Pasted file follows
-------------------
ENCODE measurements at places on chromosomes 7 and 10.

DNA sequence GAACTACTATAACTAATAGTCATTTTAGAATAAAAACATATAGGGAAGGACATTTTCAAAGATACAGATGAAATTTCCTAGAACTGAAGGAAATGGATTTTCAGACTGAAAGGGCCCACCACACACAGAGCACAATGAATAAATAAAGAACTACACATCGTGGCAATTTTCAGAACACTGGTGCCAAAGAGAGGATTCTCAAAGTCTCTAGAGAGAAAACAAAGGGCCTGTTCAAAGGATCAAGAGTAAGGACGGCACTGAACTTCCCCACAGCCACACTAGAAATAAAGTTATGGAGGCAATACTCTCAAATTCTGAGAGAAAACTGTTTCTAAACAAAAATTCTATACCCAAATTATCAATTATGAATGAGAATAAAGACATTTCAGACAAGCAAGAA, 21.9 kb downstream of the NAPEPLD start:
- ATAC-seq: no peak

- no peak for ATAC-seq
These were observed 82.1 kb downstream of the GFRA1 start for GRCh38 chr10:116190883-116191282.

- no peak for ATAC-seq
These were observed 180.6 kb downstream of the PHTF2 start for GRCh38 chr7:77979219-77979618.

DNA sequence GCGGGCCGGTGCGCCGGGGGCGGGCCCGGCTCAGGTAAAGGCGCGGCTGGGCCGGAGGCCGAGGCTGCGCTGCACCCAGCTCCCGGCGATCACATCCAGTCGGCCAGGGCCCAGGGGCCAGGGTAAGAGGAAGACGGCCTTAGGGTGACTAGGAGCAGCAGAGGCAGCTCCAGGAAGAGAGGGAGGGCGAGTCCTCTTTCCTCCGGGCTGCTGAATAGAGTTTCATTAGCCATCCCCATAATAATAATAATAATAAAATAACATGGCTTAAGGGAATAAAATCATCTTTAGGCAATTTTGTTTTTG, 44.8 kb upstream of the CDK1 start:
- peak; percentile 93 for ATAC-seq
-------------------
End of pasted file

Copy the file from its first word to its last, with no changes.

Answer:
ENCODE measurements at places on chromosomes 7 and 10.

DNA sequence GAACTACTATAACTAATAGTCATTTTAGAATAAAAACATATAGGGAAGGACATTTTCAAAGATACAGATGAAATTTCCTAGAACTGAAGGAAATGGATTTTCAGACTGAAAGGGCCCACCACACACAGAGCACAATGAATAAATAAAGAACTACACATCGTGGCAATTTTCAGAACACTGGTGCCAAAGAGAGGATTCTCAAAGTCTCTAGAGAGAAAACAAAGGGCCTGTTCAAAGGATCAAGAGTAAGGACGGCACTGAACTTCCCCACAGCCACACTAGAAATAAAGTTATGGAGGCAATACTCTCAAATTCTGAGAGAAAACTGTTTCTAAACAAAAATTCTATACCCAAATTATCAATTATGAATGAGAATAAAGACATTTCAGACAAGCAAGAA, 21.9 kb downstream of the NAPEPLD start:
- ATAC-seq: no peak

- no peak for ATAC-seq
These were observed 82.1 kb downstream of the GFRA1 start for GRCh38 chr10:116190883-116191282.

- no peak for ATAC-seq
These were observed 180.6 kb downstream of the PHTF2 start for GRCh38 chr7:77979219-77979618.

DNA sequence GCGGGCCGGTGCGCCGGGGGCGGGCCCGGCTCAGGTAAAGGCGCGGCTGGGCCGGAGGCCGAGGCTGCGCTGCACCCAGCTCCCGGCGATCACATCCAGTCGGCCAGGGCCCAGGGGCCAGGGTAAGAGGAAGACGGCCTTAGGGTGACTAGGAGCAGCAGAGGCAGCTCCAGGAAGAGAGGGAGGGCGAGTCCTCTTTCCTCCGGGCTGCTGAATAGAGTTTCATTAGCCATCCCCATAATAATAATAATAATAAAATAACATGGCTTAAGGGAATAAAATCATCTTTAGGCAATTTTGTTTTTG, 44.8 kb upstream of the CDK1 start:
- peak; percentile 93 for ATAC-seq